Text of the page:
Monday, December 22, 2014

Connecting to Denodo Virtual DataPort from Haskell

My employer Denodo has released an "Express" version of its data virtualization platform. The Virtual DataPort component lets you do cool things like joining tables that reside in completely different databases (say, one table in Oracle and another in MySQL). And it comes with a boatload of connectors for a wide range of data sources.

I'm interested in accessing all that data goodness from Haskell. There are a couple of ways of doing it.

One would be to use Virtual DataPort's REST interface. That's a valid option and maybe the subject of another post.

Another is to connect through the ODBC interface on port 9996. As it happens, the wire protocol aims to be compatible with that of PostgreSQL, so maybe I could just use Haskell's popular postgresql-simple library. Let's try it out.


First, we need an underlying database instance that we can "wrap" with Virtual DataPort. Let's use the Musicbrainz database, a perennial favorite for testing. We can download it as a virtual machine and run it on Virtual Box. I usually set the guest networking to NAT and only forward PostgreSQL's port, which is 5432.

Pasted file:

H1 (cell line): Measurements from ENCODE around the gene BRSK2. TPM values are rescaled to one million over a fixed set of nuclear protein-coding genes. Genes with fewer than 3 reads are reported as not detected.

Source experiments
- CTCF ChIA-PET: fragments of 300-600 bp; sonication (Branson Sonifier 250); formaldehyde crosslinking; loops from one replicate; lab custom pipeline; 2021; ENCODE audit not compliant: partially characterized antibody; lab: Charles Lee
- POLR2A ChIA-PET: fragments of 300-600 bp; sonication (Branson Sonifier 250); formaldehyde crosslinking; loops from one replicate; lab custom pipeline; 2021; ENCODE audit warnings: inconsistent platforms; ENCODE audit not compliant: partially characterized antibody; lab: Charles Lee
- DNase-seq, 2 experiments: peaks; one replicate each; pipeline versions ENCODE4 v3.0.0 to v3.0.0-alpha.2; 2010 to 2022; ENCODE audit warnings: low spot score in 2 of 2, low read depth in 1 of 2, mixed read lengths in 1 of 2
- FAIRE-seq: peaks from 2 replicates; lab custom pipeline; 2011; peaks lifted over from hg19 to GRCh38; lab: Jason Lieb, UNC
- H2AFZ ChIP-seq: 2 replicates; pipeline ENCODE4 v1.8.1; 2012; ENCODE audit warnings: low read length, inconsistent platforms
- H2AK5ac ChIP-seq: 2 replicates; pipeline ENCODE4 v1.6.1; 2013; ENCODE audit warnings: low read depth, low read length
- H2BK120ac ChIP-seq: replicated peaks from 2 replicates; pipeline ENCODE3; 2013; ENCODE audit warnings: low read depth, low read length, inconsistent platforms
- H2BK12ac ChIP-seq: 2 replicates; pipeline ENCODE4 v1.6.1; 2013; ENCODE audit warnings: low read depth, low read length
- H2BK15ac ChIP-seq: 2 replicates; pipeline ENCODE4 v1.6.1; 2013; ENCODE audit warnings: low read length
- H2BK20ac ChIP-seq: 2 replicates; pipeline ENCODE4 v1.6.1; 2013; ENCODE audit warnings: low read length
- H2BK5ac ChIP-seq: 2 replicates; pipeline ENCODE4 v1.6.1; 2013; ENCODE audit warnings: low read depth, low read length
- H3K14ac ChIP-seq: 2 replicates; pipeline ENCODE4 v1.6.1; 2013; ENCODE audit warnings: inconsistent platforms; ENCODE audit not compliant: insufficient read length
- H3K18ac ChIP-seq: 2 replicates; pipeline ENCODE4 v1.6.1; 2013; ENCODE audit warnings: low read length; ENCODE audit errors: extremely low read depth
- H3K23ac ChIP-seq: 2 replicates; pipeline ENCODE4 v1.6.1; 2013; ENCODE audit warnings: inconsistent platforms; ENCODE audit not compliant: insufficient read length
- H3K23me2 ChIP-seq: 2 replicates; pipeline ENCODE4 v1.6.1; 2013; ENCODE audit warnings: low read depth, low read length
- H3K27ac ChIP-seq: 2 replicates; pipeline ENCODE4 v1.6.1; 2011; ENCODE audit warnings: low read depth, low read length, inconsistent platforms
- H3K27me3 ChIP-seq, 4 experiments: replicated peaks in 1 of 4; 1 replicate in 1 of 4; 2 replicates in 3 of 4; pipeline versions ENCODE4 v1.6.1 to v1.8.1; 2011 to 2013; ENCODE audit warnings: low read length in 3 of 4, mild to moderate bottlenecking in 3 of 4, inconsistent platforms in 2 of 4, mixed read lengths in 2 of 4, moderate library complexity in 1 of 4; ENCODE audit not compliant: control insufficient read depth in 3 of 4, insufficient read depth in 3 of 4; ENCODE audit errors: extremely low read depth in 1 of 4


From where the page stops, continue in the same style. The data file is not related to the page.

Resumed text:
Virtual DataPort

Then we download and install Denodo Express, start the Virtual DataPort server, and launch the graphical administration tool.

From the administration tool's GUI, we have to import a few tables from the Musicbrainz database. First we create a JDBC data source:

(The Musicbrainz database is called musicbrainz_db, the user/password is musicbrainz/musicbrainz.)

And then import the artist_name and release tables:


Ok, now for the Haskell part. postgresql-simple depends on native libraries. In CentOS 7 for example, we'll have to install the package postgresql-devel using yum, before invoking cabal install postgresql-simple.

Once we have the required dependencies, we can dabble with the following snippet (notice that we are connecting to Virtual DataPort, not directly to Musicbrainz):

...and it works! A sweet stream of data flows from the Musicbrainz database, passes through Virtual DataPort and arrives at our Haskell client.

And thanks to the virtualization capabilities of Virtual DataPort, that stream could potentially represent the combined flow of a number of affluents.